What message are we sending these girls when the teams when sexy equals success for so many teams?

I do understand that revealing uniforms make it easier to move. As a young woman, I get that girls probably get a boost of confidence from feeling sexy in those outfits. That is, the girls who have the "typical" cheerleader/dancer body (skinny). What about the girls who, despite the exercise they get from practices, aren't as skinny and don't feel comfortable, forget sexy, having to reveal so much of their bodies? Skimpy cheerleading uniforms may make some girls feel alienated from the sport because of their bodies. If being sexy is seen as a par for the course, a requirement for success in competition, girls who are unwilling to dance and dress in a suggestive nature might feel alienated as well. In fact, there was a six year-old girl who was kicked off her squad, not because she said anything, but because her mom expressed concern over a cheer where girls chant about shaking their booties.

Abby Miller, the owner of the dance studio in Dance Moms, does not take kindly to parents expressing concerns over their kids' dancing. She says that when a parent opens their mouth, they ruin their child. And yes, that is sometimes true. Doing theater in high school, the director made it clear that we were to ignore any notes our parents gave us about the performance. Overly involved parents have the potential to undo what is taught in the gym or studio. However, in this case, parents should be outspoken when they feel that something their daughters are being made to wear or do might be too sexual. It's a parent's responsibility to protect their daughter from early sexualization and exploitation.

This isn't about young women choosing to be sexy and exploring their sexualities. This is about girls having no choice but to be sexy, not realizing the implications of their actions. These girls are at risk of growing up with a manufactured sexuality, influenced by their dance moves and how they're dressed for competition, rather than an authentic one. The competitive environment can be toxic for the girls' sexualities and sense of self, overemphasizing the importance of being sexy in order to be competitive with other girls, not to mention the importance of being skinny enough to look good in belly-bearing tops and tiny skirts. Now, I'm not saying that it has this impact on all girls who compete, and it's certainly something that needs to be studied, but it really appears to magnify a lot of toxic cultural ideals.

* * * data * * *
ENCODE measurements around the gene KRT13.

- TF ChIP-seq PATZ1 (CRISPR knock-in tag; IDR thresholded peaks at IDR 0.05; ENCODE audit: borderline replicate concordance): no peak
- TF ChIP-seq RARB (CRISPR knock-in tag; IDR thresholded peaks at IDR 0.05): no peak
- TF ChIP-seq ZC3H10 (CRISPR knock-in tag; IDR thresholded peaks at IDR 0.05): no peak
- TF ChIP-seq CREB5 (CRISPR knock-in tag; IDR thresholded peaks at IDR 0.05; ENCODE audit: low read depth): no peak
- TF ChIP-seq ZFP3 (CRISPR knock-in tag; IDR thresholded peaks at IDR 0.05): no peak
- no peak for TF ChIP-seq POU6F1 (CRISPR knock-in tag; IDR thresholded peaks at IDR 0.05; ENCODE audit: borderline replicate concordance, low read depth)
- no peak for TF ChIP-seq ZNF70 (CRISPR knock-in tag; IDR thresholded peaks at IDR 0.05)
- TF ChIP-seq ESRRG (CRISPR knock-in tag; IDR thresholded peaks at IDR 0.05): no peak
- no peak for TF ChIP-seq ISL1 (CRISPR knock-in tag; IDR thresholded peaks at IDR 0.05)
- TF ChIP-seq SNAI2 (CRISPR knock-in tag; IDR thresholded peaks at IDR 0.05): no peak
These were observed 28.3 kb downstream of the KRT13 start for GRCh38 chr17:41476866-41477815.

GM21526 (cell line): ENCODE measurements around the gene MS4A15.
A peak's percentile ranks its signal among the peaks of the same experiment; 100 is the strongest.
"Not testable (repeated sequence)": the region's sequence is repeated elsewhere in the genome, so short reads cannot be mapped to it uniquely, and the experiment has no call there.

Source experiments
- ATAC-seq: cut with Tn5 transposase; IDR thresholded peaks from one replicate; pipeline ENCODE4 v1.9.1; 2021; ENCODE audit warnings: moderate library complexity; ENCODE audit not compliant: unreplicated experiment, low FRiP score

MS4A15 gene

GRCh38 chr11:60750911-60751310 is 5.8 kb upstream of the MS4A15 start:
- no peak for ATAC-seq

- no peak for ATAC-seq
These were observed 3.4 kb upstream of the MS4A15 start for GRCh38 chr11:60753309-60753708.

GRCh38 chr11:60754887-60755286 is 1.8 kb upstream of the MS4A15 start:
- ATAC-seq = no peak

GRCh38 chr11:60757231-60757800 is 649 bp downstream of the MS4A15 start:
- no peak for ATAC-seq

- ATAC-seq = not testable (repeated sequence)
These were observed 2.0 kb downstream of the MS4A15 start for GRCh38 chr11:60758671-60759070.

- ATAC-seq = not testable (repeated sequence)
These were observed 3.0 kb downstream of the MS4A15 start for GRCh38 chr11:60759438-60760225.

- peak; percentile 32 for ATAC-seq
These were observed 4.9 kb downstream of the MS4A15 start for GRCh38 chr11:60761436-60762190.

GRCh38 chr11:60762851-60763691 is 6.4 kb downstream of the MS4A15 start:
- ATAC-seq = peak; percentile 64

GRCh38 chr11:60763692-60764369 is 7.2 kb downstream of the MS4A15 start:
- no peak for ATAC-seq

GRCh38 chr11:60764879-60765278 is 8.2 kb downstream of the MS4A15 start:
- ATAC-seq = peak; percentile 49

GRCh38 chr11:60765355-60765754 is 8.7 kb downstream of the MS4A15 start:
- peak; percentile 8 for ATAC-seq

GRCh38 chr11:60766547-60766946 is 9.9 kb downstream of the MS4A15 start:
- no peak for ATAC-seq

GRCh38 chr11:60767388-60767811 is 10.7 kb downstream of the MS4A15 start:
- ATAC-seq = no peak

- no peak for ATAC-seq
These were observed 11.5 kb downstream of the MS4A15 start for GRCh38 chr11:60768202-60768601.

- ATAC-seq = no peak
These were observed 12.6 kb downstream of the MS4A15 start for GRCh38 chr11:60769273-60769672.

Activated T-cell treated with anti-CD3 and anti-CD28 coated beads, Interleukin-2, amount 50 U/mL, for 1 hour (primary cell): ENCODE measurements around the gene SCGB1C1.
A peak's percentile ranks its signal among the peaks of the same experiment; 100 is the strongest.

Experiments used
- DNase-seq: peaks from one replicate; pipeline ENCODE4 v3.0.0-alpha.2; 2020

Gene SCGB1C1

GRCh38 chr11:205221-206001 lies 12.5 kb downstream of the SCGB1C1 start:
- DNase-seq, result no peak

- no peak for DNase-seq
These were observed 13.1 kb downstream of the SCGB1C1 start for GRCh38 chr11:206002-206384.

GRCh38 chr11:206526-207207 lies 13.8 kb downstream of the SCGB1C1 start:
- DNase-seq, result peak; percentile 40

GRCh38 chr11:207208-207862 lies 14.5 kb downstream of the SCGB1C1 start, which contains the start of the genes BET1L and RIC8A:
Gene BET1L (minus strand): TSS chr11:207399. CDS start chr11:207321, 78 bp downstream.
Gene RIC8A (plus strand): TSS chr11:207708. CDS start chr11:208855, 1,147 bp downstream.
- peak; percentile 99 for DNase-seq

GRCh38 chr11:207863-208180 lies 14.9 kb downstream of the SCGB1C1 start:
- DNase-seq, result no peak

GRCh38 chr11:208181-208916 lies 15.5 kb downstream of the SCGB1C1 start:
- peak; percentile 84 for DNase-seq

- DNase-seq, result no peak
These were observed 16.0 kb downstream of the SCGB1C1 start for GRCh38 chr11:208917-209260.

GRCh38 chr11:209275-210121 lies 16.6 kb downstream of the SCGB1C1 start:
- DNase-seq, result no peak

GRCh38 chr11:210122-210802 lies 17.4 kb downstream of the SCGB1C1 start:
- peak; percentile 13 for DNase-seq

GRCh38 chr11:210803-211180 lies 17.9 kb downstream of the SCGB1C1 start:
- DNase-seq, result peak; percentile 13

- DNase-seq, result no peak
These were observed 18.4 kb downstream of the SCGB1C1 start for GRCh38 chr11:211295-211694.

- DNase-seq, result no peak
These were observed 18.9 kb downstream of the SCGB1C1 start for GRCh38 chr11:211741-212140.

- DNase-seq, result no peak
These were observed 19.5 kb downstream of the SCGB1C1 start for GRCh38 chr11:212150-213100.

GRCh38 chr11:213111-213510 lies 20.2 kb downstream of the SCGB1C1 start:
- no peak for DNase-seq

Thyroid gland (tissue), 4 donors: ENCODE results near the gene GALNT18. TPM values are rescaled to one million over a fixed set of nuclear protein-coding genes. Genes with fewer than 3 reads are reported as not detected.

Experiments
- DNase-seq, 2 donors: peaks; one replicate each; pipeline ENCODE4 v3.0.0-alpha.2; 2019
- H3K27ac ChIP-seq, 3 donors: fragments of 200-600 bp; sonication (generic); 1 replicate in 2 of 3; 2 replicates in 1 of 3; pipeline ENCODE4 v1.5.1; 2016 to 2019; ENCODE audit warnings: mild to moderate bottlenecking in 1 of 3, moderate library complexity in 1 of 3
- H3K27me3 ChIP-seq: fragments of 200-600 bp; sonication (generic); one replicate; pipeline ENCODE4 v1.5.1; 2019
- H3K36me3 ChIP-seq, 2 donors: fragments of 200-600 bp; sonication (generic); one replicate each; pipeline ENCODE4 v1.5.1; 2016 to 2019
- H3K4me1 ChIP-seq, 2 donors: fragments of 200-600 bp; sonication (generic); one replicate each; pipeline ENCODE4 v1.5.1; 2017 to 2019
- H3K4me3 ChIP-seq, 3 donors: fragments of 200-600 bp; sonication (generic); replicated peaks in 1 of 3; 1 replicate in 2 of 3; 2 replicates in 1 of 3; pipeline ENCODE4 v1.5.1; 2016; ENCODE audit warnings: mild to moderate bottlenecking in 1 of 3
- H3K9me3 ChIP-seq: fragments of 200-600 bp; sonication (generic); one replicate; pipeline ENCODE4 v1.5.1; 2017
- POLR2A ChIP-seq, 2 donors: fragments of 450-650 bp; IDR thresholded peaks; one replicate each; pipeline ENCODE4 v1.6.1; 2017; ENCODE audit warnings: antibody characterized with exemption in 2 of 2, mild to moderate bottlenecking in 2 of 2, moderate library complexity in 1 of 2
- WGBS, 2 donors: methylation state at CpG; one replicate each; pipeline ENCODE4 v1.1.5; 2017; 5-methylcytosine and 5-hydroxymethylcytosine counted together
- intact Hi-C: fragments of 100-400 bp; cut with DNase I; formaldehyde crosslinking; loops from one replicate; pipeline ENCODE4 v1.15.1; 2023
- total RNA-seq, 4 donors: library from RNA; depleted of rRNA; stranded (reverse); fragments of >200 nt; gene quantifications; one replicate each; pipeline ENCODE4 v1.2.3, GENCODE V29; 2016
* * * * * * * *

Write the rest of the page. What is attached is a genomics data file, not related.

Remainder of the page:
So what can be done? Sadly, I don't have a fool-proof plan. The problem is that all-star cheerleading and competitive dance isn't exactly centralized. It seems as though every competition has its own rules and judging criteria, with lots of overlap but nothing established as a universal rule. The Varsity corporation does run a large portion of it, but even then, there is no one ruling body regulating the competition circuit, so there's no one office to write to in order to get judges to crack down on vulgarity or to implement rules regarding cheer uniforms and costumes. And of course, if skimpy costumes were banned or suddenly very much frowned upon, that means gyms have to get new uniforms, which may not be a problem for the rich, expensive gyms that frequently change their uniforms anyway, but might be an issue for lower income gyms that recycle their uniforms and can't afford to buy new ones to adapt to the rule change, putting them at even more of a disadvantage in competition. Still, change can come from the top down, if successful cheer gyms and dance studios can be persuaded to lead by example and wear uniforms with more coverage, at least for the younger squads.

I think the world of cheerleading and dance can be just as good, if not better, sans the skimpy outfits and suggestive dance moves that, by most people's standards, are not appropriate for the younger age groups. After all, the focus of cheerleading and dance should be what people's bodies can do, not what they look like.

Friday, July 1, 2011

On Waiting Periods

In the wake of a judge overturning a law that would mandate a 72-hour waiting period for women seeking abortions in South Dakota, I thought I'd write a little something about my problem with these waiting periods in general.